What is a convertible currency? What problems arise when a multinational company operates in a country whose currency is not convertible?
With the growth in demand for exotic foods, Possum Inc.’s CEO Michael Munger is considering expanding the geographic footprint of its line of dried and smoked low-fat opossum, ostrich, and venison jerky snack packs. Historically, jerky products have performed well in the southern United States, but there are indications of a growing demand for these unusual delicacies in Europe. Munger recognizes that the expansion carries some
A convertible currency is the currency which can be traded / converted into another currency in currency markets and can be redeemed at current market rates without any government intervention. While dealing in foreign markets, a company needs to exchange the home currency with foreign currency. It also has alternative references like hard currency or fully convertible currency.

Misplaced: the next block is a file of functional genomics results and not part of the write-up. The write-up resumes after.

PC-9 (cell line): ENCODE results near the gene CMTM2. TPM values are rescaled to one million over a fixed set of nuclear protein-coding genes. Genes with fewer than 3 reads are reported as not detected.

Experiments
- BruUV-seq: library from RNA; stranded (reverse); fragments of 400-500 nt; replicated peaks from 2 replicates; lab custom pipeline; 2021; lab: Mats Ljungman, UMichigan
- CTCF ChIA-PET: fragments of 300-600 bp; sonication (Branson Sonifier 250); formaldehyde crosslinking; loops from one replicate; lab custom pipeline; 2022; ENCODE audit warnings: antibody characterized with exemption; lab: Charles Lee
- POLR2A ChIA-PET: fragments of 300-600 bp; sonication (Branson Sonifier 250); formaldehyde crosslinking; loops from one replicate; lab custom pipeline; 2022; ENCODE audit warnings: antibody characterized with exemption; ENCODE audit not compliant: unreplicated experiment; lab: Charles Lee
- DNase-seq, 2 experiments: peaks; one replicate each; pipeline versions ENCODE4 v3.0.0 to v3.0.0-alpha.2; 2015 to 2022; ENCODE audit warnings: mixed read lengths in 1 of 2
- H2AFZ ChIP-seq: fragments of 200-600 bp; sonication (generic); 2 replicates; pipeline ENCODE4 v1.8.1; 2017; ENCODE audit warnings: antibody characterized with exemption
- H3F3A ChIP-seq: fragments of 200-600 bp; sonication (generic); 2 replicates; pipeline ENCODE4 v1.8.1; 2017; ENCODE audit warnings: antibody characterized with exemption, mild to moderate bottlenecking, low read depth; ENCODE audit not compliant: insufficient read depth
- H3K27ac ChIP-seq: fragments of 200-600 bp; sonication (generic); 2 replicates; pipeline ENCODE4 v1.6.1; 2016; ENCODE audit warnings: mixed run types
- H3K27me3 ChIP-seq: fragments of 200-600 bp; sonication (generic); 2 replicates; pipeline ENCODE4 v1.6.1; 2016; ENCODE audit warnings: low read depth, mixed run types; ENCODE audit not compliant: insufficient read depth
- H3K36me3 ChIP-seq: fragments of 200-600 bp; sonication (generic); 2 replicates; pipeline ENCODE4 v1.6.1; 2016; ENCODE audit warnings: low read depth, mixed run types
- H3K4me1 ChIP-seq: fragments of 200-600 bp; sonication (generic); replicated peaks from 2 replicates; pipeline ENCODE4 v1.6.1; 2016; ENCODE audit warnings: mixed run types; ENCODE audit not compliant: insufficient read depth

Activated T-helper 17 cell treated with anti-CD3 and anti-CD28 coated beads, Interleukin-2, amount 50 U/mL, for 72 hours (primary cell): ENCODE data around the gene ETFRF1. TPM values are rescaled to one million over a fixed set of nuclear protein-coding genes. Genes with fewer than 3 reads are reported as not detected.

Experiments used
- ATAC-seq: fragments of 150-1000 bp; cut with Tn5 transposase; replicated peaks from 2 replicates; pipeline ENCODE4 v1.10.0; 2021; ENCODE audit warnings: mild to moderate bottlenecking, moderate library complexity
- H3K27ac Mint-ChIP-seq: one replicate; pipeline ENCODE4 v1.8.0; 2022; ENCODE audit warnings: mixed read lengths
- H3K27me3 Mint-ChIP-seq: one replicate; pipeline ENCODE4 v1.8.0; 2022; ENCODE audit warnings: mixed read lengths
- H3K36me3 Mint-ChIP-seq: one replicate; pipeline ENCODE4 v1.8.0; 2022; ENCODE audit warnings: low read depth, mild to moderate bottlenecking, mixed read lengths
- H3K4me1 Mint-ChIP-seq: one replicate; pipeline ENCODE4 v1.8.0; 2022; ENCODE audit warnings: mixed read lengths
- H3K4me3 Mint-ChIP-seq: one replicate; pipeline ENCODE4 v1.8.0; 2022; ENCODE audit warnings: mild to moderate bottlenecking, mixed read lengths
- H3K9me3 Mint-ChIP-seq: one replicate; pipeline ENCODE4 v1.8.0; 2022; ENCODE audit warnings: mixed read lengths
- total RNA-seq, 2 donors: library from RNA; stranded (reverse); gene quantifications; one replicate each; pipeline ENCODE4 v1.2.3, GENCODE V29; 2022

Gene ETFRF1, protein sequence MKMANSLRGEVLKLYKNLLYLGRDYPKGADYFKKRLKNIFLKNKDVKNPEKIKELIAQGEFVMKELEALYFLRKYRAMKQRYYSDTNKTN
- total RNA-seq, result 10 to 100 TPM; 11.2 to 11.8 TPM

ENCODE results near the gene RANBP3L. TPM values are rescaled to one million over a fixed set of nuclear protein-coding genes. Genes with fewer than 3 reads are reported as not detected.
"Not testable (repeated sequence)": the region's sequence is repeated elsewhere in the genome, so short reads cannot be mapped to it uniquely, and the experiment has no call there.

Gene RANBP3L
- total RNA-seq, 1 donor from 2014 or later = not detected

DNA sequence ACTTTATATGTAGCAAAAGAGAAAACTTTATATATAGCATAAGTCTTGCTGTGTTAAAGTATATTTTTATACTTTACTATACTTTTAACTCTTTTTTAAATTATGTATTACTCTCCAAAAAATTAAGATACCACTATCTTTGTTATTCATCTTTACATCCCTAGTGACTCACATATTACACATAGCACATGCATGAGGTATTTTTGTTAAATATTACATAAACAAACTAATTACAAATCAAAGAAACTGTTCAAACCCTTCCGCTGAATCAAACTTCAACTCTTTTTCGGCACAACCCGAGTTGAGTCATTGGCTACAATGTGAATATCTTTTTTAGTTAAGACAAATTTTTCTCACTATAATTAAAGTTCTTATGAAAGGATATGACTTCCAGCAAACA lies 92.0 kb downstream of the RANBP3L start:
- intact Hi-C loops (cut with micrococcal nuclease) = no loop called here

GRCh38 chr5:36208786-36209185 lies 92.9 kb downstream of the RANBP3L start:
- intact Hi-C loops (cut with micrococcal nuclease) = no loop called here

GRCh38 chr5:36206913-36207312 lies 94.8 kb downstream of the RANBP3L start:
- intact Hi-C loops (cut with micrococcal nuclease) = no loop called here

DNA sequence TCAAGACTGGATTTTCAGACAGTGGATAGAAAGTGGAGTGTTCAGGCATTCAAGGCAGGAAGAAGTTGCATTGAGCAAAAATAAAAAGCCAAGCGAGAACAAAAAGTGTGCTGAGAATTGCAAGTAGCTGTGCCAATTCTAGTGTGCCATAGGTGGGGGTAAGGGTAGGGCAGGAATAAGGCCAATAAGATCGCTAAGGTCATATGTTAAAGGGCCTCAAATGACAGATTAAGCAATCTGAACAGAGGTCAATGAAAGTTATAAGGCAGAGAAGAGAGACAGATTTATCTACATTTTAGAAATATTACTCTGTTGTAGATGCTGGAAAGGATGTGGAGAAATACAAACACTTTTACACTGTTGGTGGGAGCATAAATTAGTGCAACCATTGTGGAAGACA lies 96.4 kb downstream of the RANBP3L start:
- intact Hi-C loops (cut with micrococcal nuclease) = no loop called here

When the currency of the country in which a company conducts its foreign business, is not convertible in nature, it becomes difficult to conduct the financial operations smoothly. The host nations may have too many restrictions on their foreign business transactions. The host country may put restrictions on the quantum of currency conversion which is arising due to foreign investors investing in their country. This deters the company from making large investments. Remittance of profit from operating business in host nations becomes difficult as it can put limitations on transfer of funds to foreign countries. This can impact the business management and strategic planning.
A currency which can be exchanged or converted into foreign currencies without any government restrictions is the convertible currency. When a multinational corporation operates in a country with non convertible currency, it becomes difficult to remit entire foreign cash flows. It also restricts foreign investments into that country.